Observations of offshore shelf-water transport induced by a warm-core ring Academic Article uri icon

abstract

  • Gulf Stream warm-core rings often are observed to entrain water from the continental shelf and transport filaments of shelf water out over the continental slope. In June 1982 the R.V. Endeavor made a transect through one such shelf-water “streamer” that was seen from satellite thermal imagery to the east of warm-core ring 82B. Acoustic doppler current profiles together with repeated CTD stations were made through the streamer. The CTD system was also equipped with a dissolved oxygen sensor and transmissometer. We were able to make an unprecedented section of velocity and water mass structure of the shelf-water filament. The offshore velocity structure observed was complicated with velocities ranging from 10 to 50 cm s-1, temperatures, in a sub-surface temperature minimum, of less than 8-degrees-C, surface salinities less than 33 parts per thousand, with high levels of suspended particulate matter and manganese, and with shelf-water properties as deep as 100 m in the center of the streamer. Transports calculated in different temperature and salinity classes showed a total volume transport of waters in the filament of 0.8-0.9 x 10(6) m3 s-1 for water with a salinity < 35 parts per thousand. Thermal imagery shows that the streamer was not ‘wrapped around’ the ring but was advected by the ring and deposited at the inshore edge of the Gulf Stream. Using adjacent stations not in the streamer. but in the Slope Water, as a reference for water that presumably replaced the above amount of shelf water, estimates have been made of the net exchange of heat salt, particulates, dissolved oxygen and Mn due to the offshore transport of shelf water by 82B. These estimates indicate that warm-core rings are capable of inducing significant exchange across the Shelf/Slope Water front off the northeast coast of the U.S.A.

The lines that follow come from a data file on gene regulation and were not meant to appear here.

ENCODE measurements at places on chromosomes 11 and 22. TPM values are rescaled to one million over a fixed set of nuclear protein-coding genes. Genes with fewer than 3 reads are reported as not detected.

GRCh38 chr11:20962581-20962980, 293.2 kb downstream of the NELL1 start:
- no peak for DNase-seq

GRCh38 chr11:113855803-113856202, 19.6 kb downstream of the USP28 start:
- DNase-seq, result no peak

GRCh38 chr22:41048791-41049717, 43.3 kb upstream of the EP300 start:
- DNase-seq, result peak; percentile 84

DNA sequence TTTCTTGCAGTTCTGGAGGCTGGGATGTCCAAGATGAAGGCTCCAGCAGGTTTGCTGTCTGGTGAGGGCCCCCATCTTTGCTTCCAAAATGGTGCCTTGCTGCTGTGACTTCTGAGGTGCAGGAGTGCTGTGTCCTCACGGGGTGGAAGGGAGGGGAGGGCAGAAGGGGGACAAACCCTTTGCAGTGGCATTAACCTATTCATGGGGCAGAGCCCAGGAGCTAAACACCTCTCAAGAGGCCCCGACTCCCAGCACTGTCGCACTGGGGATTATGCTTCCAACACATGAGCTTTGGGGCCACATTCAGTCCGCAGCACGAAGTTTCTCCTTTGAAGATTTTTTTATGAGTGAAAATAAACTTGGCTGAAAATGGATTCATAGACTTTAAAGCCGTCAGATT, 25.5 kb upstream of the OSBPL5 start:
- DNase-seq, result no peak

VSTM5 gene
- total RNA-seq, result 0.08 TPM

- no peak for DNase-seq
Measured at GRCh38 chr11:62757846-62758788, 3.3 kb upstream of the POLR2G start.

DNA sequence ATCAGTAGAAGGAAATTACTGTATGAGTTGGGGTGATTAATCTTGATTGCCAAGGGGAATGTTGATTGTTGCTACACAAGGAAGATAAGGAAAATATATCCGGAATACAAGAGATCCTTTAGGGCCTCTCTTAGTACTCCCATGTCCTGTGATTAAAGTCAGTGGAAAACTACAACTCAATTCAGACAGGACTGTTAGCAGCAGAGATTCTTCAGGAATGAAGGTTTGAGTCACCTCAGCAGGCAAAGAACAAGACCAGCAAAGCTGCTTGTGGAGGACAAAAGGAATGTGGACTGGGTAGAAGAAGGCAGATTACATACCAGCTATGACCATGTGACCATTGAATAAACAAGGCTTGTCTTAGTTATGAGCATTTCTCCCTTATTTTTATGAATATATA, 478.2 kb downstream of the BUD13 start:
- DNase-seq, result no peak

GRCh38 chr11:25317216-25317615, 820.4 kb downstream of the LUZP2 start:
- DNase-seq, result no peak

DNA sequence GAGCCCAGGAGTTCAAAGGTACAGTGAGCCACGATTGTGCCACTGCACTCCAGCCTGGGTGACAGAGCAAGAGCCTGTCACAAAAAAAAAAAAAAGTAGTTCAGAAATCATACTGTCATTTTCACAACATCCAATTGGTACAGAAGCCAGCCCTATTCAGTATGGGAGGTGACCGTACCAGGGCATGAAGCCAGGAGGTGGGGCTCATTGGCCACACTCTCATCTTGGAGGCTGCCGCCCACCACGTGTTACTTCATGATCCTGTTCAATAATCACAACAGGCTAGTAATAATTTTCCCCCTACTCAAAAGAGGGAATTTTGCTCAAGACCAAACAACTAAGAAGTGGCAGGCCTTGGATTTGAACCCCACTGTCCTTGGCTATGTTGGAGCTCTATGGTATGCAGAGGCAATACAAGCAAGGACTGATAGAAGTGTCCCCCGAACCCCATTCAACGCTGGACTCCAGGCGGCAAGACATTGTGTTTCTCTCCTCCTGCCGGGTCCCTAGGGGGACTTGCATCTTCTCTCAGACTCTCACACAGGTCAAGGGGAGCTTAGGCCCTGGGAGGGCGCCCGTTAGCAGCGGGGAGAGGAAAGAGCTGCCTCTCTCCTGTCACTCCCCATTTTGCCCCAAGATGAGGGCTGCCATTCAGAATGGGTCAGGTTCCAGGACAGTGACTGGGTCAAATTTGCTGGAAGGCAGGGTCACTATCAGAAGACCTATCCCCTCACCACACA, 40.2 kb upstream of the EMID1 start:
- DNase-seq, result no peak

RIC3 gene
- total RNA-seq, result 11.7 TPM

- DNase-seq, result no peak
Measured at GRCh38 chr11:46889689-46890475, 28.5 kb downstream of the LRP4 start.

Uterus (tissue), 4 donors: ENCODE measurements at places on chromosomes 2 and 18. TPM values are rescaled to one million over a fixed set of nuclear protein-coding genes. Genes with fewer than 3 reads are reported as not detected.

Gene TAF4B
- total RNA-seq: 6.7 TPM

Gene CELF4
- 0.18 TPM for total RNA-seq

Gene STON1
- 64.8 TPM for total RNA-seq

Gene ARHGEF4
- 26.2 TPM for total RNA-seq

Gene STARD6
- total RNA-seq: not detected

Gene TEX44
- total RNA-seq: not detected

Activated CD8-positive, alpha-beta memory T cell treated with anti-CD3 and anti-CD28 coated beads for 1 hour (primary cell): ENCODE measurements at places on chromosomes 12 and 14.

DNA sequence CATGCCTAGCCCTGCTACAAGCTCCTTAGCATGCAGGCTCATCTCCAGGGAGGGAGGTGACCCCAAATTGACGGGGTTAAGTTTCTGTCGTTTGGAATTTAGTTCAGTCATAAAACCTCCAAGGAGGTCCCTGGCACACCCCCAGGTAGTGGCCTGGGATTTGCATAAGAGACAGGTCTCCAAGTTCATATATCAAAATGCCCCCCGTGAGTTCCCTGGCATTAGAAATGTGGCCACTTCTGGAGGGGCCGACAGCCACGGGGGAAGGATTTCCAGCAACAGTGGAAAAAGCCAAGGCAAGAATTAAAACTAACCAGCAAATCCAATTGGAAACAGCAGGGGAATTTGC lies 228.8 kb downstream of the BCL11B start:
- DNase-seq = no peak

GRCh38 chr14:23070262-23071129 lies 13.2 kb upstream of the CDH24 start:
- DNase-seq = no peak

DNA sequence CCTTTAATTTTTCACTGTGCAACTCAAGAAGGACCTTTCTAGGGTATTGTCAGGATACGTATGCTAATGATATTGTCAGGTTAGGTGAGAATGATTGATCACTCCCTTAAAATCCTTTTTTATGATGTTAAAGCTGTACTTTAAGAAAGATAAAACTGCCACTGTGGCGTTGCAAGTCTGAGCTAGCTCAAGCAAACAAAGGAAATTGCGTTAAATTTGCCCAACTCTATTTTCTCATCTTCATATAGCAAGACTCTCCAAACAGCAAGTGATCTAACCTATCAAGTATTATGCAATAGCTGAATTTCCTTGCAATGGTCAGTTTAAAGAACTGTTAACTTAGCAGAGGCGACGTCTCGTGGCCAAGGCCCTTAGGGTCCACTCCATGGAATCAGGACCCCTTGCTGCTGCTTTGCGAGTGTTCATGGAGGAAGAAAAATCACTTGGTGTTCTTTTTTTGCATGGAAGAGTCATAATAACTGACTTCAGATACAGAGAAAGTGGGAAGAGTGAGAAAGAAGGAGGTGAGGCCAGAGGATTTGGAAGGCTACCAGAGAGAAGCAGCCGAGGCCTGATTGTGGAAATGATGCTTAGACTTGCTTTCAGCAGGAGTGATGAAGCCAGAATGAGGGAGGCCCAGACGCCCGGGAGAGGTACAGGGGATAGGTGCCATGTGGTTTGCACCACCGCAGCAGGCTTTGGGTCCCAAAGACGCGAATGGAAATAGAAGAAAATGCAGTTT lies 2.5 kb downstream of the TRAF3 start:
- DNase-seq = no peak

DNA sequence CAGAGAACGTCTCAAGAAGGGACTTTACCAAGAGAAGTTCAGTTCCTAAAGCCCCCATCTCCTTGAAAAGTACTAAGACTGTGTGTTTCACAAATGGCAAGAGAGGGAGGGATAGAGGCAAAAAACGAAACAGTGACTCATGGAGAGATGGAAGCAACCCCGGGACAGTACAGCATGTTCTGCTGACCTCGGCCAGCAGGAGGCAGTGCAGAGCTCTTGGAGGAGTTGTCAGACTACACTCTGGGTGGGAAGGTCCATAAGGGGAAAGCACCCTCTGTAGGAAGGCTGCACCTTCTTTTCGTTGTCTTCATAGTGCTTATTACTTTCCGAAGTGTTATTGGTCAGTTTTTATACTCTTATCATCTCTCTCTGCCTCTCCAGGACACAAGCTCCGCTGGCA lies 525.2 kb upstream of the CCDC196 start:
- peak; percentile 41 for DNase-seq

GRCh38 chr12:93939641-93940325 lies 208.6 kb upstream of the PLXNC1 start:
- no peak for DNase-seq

publication date

  • March 1992